A new study suggests that coral reefs—already under existential threat from global warming—may be undergoing further damage from invading bacteria and fungi coming from land-based sources, such as outfall from sewage treatment plants and coastal inlets. The study raised the possibility that microbes from these sources are invading reefs off of the southeastern coast of Florida. The research is published in Applied and Environmental Microbiology, a journal of the American Society for Microbiology.
In the study, the researchers, led by Chan Lan Chun, PhD, Assistant Professor of Civil Engineering, Natural Resources Research Institute, University of Minnesota, Duluth, took water samples from coastal inlets, and from oceanic outfall effluent from water treatment plants along Florida's southeastern coast, as well as from water and coral tissues in reefs. Their work showed that certain bacterial species and fungal families are present both in the land-based sources and in water and tissues within the coral reefs. The distance from the sewage outfall pipes to the reefs ranges from 5.5 to 25 miles.
The investigators used techniques called "high throughput next generation DNA sequencing" and to analyze each of the water samples to identify and quantify the bacteria and fungi living therein, said Chun.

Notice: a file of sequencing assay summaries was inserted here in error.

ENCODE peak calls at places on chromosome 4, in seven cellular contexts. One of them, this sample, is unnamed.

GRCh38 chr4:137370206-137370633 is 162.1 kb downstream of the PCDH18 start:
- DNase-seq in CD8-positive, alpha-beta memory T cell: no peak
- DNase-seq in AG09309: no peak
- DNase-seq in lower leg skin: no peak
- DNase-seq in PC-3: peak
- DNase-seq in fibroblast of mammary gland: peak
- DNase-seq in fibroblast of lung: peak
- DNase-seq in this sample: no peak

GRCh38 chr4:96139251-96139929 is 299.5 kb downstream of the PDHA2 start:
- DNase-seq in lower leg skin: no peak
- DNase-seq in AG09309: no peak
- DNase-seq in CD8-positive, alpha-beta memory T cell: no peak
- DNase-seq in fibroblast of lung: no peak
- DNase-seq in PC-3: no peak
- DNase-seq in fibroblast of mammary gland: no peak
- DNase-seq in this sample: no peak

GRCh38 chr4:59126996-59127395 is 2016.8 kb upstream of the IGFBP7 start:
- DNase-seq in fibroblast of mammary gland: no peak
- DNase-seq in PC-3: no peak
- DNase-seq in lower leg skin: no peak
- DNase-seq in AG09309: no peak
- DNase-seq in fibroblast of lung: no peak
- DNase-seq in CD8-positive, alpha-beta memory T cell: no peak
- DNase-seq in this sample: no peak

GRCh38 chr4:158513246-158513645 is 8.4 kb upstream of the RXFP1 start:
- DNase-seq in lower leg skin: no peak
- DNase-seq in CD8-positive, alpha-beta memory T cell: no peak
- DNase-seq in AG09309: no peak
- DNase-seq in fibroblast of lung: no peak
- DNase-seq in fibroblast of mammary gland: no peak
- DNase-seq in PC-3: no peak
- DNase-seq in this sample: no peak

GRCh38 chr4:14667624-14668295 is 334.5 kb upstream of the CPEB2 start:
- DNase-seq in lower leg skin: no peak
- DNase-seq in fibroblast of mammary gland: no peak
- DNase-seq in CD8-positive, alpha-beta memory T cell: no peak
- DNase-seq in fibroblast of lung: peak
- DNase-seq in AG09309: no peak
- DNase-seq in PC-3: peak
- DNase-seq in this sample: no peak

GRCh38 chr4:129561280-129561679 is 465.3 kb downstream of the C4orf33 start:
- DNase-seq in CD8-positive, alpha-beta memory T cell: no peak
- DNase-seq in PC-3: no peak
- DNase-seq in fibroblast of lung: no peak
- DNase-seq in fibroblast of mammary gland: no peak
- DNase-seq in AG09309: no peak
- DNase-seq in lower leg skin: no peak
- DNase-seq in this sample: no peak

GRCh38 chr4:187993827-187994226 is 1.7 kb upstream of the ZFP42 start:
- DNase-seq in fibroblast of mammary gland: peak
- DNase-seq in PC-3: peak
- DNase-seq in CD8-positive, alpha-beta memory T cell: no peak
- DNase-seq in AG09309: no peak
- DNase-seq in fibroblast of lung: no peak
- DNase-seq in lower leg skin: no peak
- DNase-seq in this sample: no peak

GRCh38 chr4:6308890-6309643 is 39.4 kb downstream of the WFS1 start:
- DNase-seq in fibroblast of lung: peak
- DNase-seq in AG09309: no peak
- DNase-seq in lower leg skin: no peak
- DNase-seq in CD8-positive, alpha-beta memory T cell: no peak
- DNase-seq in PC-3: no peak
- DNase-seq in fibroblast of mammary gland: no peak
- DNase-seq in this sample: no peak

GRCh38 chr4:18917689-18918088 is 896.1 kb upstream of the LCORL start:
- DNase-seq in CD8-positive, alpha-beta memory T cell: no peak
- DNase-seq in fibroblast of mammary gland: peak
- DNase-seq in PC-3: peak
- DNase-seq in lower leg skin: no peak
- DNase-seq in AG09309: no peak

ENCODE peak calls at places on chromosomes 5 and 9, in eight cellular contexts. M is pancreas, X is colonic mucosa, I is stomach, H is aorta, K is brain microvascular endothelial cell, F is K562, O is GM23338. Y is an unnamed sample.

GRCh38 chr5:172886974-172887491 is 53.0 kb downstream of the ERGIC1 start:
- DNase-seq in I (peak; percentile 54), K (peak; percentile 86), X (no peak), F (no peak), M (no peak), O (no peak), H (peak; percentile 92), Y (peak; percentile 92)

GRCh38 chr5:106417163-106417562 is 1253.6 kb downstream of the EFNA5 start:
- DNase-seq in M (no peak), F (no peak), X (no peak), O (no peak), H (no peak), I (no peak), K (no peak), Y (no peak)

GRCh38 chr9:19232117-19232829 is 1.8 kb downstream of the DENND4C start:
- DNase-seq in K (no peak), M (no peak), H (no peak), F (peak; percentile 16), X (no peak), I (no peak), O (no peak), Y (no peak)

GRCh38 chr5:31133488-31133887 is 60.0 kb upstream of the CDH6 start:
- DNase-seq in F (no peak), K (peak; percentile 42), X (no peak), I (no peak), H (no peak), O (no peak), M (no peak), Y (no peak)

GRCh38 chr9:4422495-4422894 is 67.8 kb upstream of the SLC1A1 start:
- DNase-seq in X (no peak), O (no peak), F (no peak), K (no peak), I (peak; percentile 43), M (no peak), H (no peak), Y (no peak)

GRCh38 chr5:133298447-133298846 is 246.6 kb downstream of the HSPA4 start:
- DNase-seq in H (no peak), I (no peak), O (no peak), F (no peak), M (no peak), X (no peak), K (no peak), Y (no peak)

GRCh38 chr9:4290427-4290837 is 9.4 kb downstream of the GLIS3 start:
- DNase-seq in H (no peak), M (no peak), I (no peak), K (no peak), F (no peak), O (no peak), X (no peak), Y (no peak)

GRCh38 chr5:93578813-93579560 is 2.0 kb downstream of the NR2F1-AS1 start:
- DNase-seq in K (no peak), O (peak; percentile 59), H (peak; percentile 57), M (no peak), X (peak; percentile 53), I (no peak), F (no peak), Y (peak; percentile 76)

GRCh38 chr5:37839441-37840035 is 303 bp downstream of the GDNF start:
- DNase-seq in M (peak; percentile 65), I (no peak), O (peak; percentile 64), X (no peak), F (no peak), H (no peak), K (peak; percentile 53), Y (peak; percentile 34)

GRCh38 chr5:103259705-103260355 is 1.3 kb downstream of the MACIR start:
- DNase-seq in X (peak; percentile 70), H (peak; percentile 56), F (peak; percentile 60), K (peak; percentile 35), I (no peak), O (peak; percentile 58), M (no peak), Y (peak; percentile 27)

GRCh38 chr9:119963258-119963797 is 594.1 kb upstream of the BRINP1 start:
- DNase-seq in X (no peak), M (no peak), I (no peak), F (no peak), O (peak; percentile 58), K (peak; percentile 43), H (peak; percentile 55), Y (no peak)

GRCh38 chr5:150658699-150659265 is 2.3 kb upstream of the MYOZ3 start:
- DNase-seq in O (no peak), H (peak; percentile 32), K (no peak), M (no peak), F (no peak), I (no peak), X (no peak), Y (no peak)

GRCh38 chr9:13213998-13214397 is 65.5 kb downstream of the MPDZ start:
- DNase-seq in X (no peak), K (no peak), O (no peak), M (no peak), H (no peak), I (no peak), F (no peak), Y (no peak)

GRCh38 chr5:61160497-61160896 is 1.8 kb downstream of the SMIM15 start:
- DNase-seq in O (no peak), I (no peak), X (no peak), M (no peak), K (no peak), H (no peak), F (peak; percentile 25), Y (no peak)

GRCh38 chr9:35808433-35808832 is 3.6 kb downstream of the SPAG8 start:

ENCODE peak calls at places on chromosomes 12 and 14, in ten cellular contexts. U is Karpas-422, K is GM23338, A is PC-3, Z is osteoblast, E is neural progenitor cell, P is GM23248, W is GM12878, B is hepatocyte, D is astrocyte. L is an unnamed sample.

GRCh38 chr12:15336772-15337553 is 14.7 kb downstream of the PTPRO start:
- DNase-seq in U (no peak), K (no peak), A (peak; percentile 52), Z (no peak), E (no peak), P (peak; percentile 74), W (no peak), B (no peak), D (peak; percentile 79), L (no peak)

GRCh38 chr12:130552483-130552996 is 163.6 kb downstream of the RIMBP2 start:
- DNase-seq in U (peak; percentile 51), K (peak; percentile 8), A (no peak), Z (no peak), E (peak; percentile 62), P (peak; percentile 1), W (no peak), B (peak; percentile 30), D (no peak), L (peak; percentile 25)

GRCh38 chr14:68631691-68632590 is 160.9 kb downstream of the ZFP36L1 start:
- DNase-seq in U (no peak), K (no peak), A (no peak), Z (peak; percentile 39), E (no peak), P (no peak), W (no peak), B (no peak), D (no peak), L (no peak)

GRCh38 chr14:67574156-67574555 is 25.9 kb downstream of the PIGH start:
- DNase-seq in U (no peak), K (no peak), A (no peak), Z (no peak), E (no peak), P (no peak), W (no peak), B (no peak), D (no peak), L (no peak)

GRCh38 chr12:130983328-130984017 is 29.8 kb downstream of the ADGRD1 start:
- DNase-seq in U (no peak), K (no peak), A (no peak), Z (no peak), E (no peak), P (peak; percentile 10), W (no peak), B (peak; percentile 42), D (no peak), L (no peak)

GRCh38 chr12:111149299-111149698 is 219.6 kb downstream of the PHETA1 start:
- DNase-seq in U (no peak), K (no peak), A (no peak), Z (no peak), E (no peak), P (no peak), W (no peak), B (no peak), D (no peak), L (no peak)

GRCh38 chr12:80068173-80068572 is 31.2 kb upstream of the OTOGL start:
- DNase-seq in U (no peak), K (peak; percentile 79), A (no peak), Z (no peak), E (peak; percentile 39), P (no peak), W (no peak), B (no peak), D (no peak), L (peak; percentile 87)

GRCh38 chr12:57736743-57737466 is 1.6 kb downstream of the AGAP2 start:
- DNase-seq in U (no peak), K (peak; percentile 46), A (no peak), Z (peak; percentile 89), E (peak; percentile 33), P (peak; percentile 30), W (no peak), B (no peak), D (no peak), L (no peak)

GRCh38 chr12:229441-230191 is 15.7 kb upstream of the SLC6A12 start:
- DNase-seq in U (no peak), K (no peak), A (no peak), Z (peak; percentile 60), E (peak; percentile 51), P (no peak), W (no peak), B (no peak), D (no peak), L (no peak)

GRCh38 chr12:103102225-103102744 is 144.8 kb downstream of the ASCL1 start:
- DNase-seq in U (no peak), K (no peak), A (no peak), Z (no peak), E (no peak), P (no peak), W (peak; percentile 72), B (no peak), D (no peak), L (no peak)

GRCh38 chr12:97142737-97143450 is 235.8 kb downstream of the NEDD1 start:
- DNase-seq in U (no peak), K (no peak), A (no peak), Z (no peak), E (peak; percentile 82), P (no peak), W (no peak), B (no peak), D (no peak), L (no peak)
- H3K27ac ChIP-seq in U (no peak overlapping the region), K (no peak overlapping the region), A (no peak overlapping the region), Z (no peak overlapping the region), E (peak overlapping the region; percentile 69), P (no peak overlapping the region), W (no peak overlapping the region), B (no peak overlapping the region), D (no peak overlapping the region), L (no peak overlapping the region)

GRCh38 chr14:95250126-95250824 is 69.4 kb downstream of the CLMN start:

They then used software called SourceTracker "to evaluate and quantify the potential contributions from each of the land-based sources to the reef," said Chun.
The fact that a small number of previous studies have failed to find on other reefs the microbes that appear both on nearby land and on reefs in this study suggest that those microbes have invaded these reefs, said coauthor Michael Sadowsky PhD, professor of Soil, Water, and Climate, and director of the Biotechnology Institute, University of Minnesota, St. Paul. "The metagenomic data we have now strongly suggests that anthropogenic input sources are becoming established on reefs."
Experiments would need to be done to prove the hypothesis, said Sadowsky. "We would need to infect part of a pristine reef in a lab mesocosm study and follow the microbial ecology—the growth and survival—of the microorganisms that become established on the reef."
Assuming the hypothetical invaders actually are invaders, these microbes will have almost certainly changed the community structure of the reef microbiome. That could be damaging because the microbiome "plays various roles in nutrient cycling, coral health, and creating a habitat that is conducive to the various animals and plants that live in the reef," Chun explained.
Thus, invaders would likely disrupt the ecology of the animal and plant communities of the reef, and since the coral depends on all of the above for its health and sustenance, it would likely be harmed as well, said Chun. She said that previous studies have shown that runoff from land can harm coral reefs by infecting the coral, and disrupting the ecology of the animals and plants, including preventing growth and reproduction of some species.
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